Even when Comet messages are not frequently sent from the server, if you are using long-polling or HTTP streaming, every Comet-enabled user will be keeping a HTTP connection open indefinitely. This can create a large number of open connections on the server, and large scale applications must use asynchronous connection handling rather than the traditional server architectures which utilizes a thread for each connection. Greg Wilkins has published calculations for resource utilization of Comet. However, when “easing into Comet”, many applications may not necessarily have large enough traffic volume to warrant a need for asynchronous Comet request handling. If your site is expecting 100,000 visitors a day and each one keeps a connection open for an average of two minutes, this would equate to approximately 138 connections open at once on average. Even if each of these connections equates to a thread, this is still very much within the capability of most servers (although it may require the max thread count to be raised), assuming most Comet threads are usually in a wait state. If significant effort is required to port an application to asynchronous Comet capability, it may be easier and viable to use more traditional thread-based connections.

Asynchronous Server Connection

While thread-based connections may be easier and more portable, true Comet asynchronous request handling is certainly more scalable and puts less load on servers. There are numerous emerging technologies available for building truly scalable Comet applications. Tomcat and Jetty include Comet support, and Cometd, Meteor, LightStreamer, Orbited, and others are built specifically for Comet messaging. If your application grows in popularity, you may eventually need to use this technology.

Back to the Client

When your web application has reached a point of heavy Comet utilization, you may eventually want to upgrade to streaming with forever frames for continuous connections and sub-domains to avoid connection consumption. In the meantime, you can ease into Comet with lightweight techniques, but remember to properly abstract your Comet code to ease the upgrade of implementation in the future.

12 Responses to “Easing into Comet”

  1. Alessandro Alinone Says:

    Just a note on taxonomy. In Lightstreamer we use the term “Smart Polling” as a synonym of “Long Polling”.

  2. Kris Zyp Says:

    Perhaps “Intelligent” Polling would be a better word to use for polling that is of non-fixed frequency, and is based on knowledge of the current need for frequency?

  3. Comet Daily » Blog Archive » Comet works, and it’s easier than you think Says:

    [...] Articles Easing into Comet by Kris Zyp December 5th, 2007 Cross Site Scripting Joy by Andrew Betts December 4th, 2007 The [...]

  4. Alessandro Alinone Says:

    Kris, yes, I think “Intelligent Polling” is currently an available term ;-)

  5. Jose M. Arranz Says:

    I think “polling” shouldn’t be used to talk about COMET, I think the “spirit” of the COMET term is “server originated/server push”, “AJAX timer” is better.

  6. DylanSchiemann Says:

    I think that any type of polling such as long pulling or intelligent polling is in scope for discussion as a Comet technique, as the point of Comet is to get better performance than you get with traditional polling. Given that Cometd supports long-polling, I think it’s not worth the effort to exclude that from the Comet discussion. That said, traditional polling as a starting point for Comet discussions still seems appropriate… it’s just the reference point we always want to beat.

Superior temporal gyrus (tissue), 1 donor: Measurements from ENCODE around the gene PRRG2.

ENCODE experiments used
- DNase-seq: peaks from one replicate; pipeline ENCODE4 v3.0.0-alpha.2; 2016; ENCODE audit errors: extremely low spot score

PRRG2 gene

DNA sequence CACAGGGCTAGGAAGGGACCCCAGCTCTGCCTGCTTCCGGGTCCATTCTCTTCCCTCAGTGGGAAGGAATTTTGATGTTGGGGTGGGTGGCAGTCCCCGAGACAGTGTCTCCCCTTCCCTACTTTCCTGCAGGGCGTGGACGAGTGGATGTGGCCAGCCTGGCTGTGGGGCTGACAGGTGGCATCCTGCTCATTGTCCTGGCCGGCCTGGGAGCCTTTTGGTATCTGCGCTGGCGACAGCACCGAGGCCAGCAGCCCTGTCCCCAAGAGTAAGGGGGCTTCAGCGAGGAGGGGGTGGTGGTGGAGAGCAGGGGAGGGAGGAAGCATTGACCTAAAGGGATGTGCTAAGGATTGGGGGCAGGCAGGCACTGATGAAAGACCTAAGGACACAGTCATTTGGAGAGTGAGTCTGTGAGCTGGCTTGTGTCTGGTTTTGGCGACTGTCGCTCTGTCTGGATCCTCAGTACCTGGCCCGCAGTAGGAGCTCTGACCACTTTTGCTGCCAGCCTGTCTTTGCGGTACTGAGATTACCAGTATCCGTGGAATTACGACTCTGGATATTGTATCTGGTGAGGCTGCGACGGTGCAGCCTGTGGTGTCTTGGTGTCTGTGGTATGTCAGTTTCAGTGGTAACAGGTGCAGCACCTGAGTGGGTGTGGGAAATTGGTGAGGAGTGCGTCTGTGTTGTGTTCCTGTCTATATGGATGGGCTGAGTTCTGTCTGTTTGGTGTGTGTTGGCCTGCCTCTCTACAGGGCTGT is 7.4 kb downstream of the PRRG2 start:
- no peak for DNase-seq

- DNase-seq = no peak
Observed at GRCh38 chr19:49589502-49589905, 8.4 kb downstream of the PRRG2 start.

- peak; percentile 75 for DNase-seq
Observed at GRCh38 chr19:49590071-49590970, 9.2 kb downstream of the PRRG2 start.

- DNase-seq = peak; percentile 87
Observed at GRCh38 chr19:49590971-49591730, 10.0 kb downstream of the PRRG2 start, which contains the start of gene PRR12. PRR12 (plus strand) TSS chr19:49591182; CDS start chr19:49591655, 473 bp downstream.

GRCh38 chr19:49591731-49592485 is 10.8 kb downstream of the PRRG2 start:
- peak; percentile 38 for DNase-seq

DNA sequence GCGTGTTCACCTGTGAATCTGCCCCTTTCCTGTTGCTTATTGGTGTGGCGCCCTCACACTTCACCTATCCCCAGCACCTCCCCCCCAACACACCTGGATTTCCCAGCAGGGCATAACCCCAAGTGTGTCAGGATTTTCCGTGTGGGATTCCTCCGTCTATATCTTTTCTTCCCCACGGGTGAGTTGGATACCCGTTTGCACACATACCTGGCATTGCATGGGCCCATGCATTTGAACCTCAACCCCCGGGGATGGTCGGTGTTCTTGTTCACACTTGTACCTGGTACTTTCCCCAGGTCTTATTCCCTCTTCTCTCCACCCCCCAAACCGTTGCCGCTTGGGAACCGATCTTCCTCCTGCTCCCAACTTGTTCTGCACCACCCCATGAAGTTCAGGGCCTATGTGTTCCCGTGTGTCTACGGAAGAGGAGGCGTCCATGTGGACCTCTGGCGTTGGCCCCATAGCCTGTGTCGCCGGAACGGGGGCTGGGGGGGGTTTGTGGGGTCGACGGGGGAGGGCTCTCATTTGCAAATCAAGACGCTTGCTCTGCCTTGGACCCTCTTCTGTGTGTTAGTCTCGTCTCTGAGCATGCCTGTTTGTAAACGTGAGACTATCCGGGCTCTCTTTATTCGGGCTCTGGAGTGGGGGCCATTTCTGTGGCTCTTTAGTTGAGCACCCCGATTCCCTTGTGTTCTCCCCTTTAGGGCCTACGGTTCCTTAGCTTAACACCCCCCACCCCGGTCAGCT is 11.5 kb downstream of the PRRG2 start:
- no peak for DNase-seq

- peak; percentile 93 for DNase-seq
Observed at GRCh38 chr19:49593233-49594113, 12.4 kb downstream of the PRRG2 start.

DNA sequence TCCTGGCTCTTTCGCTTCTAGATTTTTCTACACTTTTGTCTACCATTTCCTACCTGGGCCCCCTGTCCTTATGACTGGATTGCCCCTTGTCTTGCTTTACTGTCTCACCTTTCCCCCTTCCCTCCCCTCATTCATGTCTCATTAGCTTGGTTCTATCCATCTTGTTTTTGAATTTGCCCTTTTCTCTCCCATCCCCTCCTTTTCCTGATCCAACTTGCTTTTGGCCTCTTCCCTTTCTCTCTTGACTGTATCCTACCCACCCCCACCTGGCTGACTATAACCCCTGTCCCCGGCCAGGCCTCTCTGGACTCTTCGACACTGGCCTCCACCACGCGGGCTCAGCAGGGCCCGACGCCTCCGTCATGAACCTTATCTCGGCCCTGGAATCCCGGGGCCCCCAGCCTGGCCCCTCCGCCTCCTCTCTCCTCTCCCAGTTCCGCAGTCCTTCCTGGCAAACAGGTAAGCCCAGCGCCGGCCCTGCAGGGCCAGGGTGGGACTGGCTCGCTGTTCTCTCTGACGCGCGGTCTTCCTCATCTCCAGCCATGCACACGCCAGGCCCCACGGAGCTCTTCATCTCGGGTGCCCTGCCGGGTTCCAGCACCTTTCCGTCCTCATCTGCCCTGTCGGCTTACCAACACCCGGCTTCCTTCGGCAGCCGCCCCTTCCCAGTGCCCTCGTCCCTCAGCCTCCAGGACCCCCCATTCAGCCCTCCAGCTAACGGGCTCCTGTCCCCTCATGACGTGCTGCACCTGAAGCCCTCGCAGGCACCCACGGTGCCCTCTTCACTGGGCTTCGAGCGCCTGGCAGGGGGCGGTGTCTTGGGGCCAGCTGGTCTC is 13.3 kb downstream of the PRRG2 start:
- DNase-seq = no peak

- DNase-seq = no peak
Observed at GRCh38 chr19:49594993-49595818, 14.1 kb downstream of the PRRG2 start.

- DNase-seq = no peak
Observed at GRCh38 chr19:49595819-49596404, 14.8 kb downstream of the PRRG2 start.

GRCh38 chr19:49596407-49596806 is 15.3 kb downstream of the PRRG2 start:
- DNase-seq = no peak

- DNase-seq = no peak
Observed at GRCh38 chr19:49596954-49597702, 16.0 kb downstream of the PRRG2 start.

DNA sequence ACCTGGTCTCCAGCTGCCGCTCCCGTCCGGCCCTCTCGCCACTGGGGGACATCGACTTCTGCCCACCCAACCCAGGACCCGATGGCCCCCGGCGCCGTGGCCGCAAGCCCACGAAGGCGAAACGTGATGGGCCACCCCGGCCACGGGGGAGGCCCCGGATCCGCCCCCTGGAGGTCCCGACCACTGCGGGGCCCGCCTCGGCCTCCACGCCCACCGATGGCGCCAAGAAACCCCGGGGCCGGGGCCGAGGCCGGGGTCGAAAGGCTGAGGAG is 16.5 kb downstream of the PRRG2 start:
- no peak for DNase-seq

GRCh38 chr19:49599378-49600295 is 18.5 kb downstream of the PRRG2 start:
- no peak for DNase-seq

7. Jose M. Arranz Says:

    For me:

    * long polling = AJAX COMET (complementary to the “never loaded page” or “never finished XHR request/XHR streaming” techniques)
    * polling = AJAX Timer
    * smart Polling = AJAX Timer mixed with user actions

    Long polling is a true “server push”, true COMET, because the server is responsible of delivering the data to the client when this data is generated in the server.

    I like more “long polling” because is true COMET, “never loaded page” and “never finished XHR request” are a bit dirty hacks for me.

    I think the “polling/smart polling” technique included in the COMET term is confusing to the people.

  8. Mark Says:

    Jose is right. Half of this blog post is misrepresenting regular AJAX techniques as Comet.

  9. Kris Zyp Says:

    I certainly do not have any problem with not calling polling “Comet”. But the article is about how to implement asynchronous server side events, and how to progressively move from simple low cost techniques towards an implementation that uses advanced Comet techniques. Whether or not you call the entry level techniques as “Comet”, is not terribly significant to me.

  10. Jose M. Arranz Says:

    Kris Zyp: “But the article is about how to implement asynchronous server side events, and how to progressively move from simple low cost techniques towards an implementation that uses advanced Comet techniques.”

    Good point.

  11. Comet Daily » Blog Archive » Buzzword Overload Says:

    [...] Long Polling: Long polling mostly means Comet without full streaming, i.e. the server is sending messages to the browser asynchronously, however in order to flush proxies the server is closing the connection soon after data is sent, and asking the browser to reconnect. Sometimes the phrase ‘long polling’ is used synonymously with Comet, though, and the phrase Long-Poll Abortion may be used. DWR has an early closing mode which implies long polling. Intelligent Polling and Intelligent Long Polling are similar and have a variable polling frequency based on user need. Kris Zyp talked about them in his article “Easing into Comet.” [...]